This factsheet is for people who are having an electrocardiogram (ECG), or who would like information about it.
An ECG records the rhythm and the electrical activity of the heart. An ECG is a test used to find out if the heart is healthy.
You will meet the doctor, nurse or technician carrying out your procedure to discuss your care. It may differ from what is described here as it will be designed to meet your individual needs. Details of the procedure may also vary from country to country.
Click on the tabs below for more information about an electrocardiogram or go to our Heart page.
Published by Bupa's Health Information Team, April 2010.
An ECG is a simple test to record information about your heart beat. An ECG measures the electrical signals that cause your heat to beat. Wires are connected to your arms, legs and chest to pick up the electrical signals. These signals can be seen on a screen or are traced out on a piece of paper.
There are a number of reasons why you may need to have an ECG. You may have one:
An ECG can identify problems with your heart including:
There are a number of different types of ECG. These are listed below.
A standard ECG can usually be done in a doctor’s clinic and no preparation is normally needed for this.
If you're having an exercise ECG, 24-hour ECG or cardiac event monitoring you will need to go to hospital to have the test or have the equipment fitted. You should follow any instructions the hospital give you before your ECG.
You should wear comfortable clothes for an exercise ECG and don't have a heavy meal before the test. If you're taking certain medicines, for example beta blockers, you may be asked not to take them before an exercise ECG.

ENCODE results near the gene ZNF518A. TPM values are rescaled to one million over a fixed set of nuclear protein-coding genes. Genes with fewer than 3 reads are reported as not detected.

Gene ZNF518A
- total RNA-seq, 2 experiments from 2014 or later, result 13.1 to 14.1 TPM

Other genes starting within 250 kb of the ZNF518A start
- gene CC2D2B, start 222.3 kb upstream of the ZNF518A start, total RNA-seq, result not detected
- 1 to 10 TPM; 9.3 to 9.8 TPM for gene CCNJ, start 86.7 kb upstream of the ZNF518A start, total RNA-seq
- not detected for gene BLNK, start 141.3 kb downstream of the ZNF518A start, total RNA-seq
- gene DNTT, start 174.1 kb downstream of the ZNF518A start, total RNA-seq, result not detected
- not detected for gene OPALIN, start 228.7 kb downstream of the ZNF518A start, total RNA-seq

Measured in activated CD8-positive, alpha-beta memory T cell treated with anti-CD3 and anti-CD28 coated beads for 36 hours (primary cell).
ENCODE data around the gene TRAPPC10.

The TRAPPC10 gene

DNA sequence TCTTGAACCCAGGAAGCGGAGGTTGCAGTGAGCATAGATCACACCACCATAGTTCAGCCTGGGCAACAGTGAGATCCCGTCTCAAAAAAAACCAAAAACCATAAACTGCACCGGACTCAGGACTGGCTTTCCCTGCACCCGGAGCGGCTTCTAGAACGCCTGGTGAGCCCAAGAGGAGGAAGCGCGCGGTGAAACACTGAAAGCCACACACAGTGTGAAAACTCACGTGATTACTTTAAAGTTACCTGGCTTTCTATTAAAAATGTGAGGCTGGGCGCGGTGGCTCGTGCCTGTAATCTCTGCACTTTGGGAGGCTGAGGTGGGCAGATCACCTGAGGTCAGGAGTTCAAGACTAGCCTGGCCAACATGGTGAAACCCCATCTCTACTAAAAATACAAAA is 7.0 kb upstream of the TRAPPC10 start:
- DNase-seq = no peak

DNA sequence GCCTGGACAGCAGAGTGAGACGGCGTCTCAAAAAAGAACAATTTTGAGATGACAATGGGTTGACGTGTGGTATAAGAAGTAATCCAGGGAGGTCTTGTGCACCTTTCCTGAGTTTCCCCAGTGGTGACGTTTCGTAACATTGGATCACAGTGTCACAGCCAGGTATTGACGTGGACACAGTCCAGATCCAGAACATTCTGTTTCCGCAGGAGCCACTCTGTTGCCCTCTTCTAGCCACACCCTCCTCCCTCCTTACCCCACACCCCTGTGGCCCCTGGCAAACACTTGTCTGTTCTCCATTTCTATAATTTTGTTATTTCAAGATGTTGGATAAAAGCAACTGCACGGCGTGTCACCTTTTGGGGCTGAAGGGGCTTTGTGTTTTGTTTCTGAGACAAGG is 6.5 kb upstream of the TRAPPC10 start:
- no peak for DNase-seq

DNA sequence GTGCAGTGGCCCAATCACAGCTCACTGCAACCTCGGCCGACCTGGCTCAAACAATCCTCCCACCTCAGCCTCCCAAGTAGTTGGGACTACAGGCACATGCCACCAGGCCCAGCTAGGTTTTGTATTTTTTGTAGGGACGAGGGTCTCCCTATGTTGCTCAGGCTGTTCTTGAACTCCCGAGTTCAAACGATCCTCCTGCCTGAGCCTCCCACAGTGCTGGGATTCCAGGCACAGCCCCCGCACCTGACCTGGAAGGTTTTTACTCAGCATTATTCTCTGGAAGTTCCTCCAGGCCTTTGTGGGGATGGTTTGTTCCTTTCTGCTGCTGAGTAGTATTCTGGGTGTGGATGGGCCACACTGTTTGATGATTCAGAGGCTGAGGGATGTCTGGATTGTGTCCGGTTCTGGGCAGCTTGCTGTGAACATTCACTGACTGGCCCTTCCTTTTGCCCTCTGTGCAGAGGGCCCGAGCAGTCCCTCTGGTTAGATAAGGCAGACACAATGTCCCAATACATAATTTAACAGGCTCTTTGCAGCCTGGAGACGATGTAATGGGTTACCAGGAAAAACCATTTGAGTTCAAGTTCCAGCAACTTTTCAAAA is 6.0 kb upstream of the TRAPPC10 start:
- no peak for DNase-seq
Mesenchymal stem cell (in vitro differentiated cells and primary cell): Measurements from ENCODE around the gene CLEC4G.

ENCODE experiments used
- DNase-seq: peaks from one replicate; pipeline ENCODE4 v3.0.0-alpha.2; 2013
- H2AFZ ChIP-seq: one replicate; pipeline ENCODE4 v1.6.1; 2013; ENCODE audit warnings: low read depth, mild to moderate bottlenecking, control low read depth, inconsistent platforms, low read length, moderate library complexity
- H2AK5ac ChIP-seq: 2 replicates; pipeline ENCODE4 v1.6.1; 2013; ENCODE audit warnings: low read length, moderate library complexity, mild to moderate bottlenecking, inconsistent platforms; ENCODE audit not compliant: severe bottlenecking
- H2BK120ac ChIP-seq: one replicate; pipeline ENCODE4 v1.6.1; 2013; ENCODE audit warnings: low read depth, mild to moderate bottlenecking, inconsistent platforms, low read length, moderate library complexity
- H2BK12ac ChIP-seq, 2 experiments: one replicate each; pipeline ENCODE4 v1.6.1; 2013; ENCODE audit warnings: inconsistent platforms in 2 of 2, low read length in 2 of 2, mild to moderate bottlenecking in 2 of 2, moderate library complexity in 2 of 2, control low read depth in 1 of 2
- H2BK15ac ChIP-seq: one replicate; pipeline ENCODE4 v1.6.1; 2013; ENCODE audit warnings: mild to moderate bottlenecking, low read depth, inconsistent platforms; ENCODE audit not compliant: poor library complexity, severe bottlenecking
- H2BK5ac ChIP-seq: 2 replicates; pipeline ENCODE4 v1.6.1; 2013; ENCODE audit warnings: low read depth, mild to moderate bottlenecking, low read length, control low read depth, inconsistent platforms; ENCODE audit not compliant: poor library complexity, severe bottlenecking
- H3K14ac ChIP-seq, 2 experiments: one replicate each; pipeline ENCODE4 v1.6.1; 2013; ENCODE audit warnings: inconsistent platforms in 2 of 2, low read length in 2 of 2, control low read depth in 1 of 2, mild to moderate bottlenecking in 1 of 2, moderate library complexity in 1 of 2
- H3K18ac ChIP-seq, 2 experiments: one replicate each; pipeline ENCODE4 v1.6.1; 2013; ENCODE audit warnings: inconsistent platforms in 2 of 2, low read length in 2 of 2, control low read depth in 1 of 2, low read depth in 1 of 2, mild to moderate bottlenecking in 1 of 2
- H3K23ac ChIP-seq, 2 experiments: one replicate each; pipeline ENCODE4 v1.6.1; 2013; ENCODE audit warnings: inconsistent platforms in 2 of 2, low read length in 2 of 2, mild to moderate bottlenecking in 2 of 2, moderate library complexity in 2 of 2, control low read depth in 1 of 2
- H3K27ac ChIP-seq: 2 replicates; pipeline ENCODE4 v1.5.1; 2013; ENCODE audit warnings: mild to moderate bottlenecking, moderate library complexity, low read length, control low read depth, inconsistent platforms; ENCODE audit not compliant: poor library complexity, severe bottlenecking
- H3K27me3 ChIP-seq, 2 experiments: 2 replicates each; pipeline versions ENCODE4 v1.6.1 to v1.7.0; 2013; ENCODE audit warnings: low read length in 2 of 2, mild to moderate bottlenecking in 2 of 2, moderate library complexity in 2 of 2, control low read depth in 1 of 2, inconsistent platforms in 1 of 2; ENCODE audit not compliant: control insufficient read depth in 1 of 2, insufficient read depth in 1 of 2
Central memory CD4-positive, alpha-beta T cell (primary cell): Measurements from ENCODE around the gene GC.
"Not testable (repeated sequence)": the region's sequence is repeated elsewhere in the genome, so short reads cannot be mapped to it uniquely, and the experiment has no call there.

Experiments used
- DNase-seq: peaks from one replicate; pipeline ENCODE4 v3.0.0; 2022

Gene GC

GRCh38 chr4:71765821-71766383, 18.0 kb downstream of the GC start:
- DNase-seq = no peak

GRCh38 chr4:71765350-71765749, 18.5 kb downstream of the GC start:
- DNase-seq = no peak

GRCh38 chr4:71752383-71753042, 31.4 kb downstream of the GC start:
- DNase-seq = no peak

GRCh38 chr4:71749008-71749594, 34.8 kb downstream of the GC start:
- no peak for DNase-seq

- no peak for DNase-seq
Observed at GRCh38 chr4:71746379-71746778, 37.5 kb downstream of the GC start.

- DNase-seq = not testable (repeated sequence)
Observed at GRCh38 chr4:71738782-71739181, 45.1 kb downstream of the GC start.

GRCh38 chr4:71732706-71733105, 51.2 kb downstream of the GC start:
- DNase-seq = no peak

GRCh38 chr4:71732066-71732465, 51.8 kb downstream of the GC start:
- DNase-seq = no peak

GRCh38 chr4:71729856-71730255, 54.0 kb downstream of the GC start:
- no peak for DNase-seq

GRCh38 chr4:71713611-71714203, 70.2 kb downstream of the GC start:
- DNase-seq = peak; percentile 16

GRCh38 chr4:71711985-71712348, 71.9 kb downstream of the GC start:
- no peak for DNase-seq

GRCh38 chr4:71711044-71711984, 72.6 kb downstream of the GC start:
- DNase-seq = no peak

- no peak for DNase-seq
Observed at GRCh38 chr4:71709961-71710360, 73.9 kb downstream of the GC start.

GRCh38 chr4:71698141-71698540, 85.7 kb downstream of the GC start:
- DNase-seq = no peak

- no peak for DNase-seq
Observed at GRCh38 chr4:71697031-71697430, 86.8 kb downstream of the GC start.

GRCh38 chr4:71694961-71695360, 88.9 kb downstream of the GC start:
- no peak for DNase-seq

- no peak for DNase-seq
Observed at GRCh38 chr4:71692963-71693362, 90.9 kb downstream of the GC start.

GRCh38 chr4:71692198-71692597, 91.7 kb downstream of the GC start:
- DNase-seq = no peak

Your doctor, nurse or technician will discuss with you what will happen before, during and after your procedure, and any pain you might have. This is your opportunity to understand what will happen, and you can help yourself by preparing questions to ask about the risks, benefits and any alternatives to the procedure. This will help you to be informed, so you can give your consent for the procedure to go ahead, which you may be asked to do by signing a consent form.
This information was published by Bupa's Health Information Team and is based on reputable sources of medical evidence. It has been reviewed by appropriate medical or clinical professionals. Photos and videos are only for illustrative purposes and do not reflect every presentation of a condition. The content is intended only for general information and does not replace the need for personal advice from a qualified health professional.